character development up to that point. There's also a slight inconsistency in
tone late in the film, as it takes a short swerve almost into farce for the
duration of one scene between Justine and Holden, before settling back into its
Oddly, some of the material
that would have made The Good Girl a stronger drama was left on the
cutting room floor. In the commentary for the deleted scenes, director Miguel
Arteta remarks for most of these scenes that he wanted to leave them in, but
had to cut them to keep the film's running time down. At only 94 minutes, The
Good Girl indeed is as short as a typical comedy; but the additional few
minutes of deleted material would have developed the story significantly,
particularly in regard to Justine's ultimate decision about her life.
The Good Girl doesn't
entirely succeed as a story, but it gets credit for trying. The film takes an
honest, unsparing look at people in dead-end lives, and follows the story
through to its dramatically consistent conclusion; there's no feel-good ending
tacked on here. It's an ambiguous ending that will leave you wondering exactly
what it means in terms of Justine's future.
20th Century Fox presents The
Good Girl on DVD in an anamorphic transfer that preserves the film's
original 1.85:1 aspect ratio. I can't say as I particularly liked the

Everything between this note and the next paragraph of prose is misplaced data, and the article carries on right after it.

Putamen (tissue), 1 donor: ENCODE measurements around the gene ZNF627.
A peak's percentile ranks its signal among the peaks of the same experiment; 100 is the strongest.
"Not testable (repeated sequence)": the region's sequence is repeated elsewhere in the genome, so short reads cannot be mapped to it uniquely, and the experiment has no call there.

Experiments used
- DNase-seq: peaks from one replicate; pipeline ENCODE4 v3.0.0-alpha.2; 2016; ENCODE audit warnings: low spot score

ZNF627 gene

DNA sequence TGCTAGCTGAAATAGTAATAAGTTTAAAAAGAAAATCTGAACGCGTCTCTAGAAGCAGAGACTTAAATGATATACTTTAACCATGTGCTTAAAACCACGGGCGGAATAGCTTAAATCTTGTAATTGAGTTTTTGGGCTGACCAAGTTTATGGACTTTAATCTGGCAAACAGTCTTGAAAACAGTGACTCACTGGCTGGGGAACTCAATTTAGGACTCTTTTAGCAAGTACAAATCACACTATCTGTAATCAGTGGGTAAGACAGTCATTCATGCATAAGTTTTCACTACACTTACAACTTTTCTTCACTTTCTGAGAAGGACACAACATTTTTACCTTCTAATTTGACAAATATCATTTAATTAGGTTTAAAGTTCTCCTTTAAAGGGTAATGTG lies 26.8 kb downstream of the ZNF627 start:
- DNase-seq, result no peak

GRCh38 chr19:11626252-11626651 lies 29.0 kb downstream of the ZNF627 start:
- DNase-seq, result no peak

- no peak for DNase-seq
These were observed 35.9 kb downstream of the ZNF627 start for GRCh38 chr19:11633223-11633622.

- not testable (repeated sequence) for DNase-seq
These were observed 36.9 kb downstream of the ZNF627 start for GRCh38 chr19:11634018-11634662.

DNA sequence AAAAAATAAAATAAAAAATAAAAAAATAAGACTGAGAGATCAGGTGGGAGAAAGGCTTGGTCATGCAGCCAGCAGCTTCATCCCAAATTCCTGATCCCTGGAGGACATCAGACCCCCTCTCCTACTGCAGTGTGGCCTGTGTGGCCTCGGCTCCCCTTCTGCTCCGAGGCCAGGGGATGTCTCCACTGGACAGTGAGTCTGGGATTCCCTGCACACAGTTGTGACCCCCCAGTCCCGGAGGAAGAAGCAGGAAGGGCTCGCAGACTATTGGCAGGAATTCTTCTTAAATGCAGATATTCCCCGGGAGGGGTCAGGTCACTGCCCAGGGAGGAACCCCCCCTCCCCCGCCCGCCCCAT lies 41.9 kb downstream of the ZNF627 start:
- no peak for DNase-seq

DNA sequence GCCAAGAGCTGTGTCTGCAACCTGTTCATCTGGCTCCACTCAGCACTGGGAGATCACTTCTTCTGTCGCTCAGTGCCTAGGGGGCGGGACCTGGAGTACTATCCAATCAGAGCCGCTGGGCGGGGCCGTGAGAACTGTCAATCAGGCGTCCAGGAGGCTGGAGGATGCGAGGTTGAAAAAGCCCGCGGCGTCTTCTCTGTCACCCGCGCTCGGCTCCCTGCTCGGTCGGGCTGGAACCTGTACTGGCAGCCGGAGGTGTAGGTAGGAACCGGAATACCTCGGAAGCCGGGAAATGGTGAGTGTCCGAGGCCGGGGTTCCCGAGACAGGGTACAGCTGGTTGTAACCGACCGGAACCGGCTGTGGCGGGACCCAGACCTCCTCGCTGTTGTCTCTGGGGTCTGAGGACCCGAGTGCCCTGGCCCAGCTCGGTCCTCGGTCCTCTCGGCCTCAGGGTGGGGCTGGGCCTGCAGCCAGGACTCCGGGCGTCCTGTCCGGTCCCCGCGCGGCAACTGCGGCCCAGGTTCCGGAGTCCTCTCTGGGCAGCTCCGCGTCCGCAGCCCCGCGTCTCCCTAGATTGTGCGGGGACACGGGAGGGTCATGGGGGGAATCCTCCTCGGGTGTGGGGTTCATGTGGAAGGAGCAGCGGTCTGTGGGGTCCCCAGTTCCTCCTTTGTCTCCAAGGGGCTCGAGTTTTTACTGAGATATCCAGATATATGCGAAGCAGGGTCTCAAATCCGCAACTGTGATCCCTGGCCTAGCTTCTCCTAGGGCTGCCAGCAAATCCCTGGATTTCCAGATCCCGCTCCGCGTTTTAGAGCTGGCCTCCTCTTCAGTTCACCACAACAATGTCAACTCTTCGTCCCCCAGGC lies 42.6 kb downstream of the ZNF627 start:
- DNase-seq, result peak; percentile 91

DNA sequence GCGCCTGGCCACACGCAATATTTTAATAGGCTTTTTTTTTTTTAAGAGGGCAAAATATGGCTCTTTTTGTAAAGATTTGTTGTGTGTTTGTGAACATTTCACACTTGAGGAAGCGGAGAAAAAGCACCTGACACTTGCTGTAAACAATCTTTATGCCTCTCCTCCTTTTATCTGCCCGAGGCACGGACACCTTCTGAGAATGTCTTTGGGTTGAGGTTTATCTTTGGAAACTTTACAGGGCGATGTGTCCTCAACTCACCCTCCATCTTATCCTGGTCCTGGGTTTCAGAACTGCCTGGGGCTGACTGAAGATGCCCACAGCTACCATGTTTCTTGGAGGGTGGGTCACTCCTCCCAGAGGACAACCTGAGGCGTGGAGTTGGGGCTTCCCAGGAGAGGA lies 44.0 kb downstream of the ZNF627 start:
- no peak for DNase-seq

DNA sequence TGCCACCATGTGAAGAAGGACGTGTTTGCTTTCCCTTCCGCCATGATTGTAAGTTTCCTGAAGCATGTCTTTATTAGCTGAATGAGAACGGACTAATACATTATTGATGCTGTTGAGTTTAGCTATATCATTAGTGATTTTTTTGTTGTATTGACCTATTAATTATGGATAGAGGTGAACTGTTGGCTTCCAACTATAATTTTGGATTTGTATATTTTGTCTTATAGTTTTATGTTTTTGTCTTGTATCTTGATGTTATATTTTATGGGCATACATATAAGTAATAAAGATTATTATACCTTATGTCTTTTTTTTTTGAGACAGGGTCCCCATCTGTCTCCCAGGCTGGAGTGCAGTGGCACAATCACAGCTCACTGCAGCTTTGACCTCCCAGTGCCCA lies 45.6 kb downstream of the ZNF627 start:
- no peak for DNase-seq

cinematography or the color choices in the film; certainly the Retail Rodeo
scenes are intentionally ugly and stark, but other scenes as well have a color
scheme that never quite looks right. My sense of dissatisfaction with the look
of the film is clearly drawn in part from the fact that the DVD transfer
handles the color and contrast quite badly.
In general, the colors look a
bit "off": flesh-tones and pastels are sometimes slightly
orange-tinted, while areas that are supposed to be dark acquire a greenish
tinge. The contrast is fine in most scenes, but when the image becomes very
dark, even in a small part of the image, that area shifts to complete black and
loses detail. I noticed some flaws in the transfer, such as a shimmering effect
in some of the darker areas, that I would attribute to compression: the DVD
unfortunately wastes half the disc's space on a pan-and-scan version of the
film (including a duplicate commentary track) on the flip side of the DVD.
Unfortunately, edge enhancement is also visible throughout the film; it doesn't